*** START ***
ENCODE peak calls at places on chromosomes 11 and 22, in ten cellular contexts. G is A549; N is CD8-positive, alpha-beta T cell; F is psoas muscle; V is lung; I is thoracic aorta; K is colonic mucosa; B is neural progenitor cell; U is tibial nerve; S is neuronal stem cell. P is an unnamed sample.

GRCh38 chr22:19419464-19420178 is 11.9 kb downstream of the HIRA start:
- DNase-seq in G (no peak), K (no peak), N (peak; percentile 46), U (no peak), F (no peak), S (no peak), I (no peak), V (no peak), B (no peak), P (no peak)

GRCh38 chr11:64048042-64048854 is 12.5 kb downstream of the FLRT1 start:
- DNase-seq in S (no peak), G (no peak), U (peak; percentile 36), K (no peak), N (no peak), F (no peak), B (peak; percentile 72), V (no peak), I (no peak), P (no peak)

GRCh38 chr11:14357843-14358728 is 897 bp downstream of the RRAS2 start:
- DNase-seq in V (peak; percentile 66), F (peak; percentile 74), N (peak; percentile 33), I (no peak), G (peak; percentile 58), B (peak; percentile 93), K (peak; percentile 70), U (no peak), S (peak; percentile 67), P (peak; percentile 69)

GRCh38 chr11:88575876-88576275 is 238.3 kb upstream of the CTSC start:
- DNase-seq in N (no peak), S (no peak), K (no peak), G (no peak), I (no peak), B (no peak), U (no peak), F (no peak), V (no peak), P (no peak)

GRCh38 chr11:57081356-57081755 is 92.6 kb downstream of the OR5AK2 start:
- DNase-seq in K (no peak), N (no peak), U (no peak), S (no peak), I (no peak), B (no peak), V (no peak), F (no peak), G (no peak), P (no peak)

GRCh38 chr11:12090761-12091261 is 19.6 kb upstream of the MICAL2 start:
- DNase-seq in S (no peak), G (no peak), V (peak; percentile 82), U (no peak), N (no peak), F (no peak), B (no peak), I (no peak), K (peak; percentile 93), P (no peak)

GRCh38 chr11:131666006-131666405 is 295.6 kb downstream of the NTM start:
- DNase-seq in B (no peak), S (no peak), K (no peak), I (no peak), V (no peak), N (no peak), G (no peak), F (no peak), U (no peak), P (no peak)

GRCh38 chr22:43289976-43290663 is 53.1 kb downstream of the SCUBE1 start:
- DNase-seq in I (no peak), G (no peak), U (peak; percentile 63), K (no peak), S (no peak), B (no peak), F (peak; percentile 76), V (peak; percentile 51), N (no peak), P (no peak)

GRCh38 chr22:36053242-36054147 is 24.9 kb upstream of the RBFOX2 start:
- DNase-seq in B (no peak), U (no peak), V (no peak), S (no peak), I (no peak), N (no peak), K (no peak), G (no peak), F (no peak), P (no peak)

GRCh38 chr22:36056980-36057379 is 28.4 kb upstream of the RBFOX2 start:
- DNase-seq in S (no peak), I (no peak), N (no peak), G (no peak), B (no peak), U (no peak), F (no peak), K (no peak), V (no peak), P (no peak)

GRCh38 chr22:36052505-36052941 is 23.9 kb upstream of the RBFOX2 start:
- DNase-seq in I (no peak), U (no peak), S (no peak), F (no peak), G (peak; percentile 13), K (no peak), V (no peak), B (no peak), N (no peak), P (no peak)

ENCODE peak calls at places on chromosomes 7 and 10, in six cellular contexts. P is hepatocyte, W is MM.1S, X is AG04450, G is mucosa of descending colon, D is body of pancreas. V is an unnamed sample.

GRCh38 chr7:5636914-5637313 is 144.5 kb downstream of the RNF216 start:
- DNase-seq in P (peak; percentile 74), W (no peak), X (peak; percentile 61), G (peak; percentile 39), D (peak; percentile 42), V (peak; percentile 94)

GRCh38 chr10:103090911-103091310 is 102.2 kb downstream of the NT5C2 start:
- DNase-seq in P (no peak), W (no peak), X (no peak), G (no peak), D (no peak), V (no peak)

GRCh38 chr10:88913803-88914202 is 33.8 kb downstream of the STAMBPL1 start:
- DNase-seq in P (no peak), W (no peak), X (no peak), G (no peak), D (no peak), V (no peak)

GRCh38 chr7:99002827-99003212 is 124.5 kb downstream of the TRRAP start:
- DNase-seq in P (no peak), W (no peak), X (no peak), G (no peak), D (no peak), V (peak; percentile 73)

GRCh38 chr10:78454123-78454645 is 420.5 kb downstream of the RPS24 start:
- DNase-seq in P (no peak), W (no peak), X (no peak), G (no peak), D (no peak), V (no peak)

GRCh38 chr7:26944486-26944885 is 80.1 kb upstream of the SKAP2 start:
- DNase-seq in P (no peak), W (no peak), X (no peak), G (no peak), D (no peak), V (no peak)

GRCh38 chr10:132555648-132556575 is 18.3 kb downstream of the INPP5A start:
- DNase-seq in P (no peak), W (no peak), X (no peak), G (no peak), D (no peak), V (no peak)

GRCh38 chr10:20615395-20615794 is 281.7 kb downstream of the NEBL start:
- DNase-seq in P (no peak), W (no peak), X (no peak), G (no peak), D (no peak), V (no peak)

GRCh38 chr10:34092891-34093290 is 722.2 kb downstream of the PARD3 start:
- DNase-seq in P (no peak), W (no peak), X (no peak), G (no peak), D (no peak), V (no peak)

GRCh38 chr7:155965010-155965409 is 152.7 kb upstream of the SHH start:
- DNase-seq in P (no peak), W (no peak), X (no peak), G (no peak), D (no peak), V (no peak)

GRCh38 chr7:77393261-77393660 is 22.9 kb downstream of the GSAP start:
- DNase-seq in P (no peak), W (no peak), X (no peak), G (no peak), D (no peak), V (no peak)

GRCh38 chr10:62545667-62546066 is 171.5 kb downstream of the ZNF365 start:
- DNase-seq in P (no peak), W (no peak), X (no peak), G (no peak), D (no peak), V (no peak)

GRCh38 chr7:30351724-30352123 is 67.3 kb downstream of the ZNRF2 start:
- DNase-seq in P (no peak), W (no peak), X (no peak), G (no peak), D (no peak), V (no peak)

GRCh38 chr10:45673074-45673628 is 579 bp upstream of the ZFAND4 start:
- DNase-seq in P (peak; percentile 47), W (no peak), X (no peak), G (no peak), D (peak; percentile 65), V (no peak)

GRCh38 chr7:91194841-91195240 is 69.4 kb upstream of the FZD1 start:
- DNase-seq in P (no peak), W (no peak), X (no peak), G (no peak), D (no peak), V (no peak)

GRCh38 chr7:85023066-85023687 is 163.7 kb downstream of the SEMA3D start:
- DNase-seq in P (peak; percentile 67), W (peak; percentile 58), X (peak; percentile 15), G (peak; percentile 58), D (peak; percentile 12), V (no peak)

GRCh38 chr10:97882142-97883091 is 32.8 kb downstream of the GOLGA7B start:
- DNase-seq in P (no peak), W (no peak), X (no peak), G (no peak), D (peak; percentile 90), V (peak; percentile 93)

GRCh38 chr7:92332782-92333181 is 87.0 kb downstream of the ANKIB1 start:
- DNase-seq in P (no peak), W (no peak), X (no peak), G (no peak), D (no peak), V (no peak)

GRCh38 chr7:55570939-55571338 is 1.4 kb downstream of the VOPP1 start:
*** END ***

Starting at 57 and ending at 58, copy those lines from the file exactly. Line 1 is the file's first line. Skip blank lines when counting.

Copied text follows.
GRCh38 chr10:97882142-97883091 is 32.8 kb downstream of the GOLGA7B start:
- DNase-seq in P (no peak), W (no peak), X (no peak), G (no peak), D (peak; percentile 90), V (peak; percentile 93)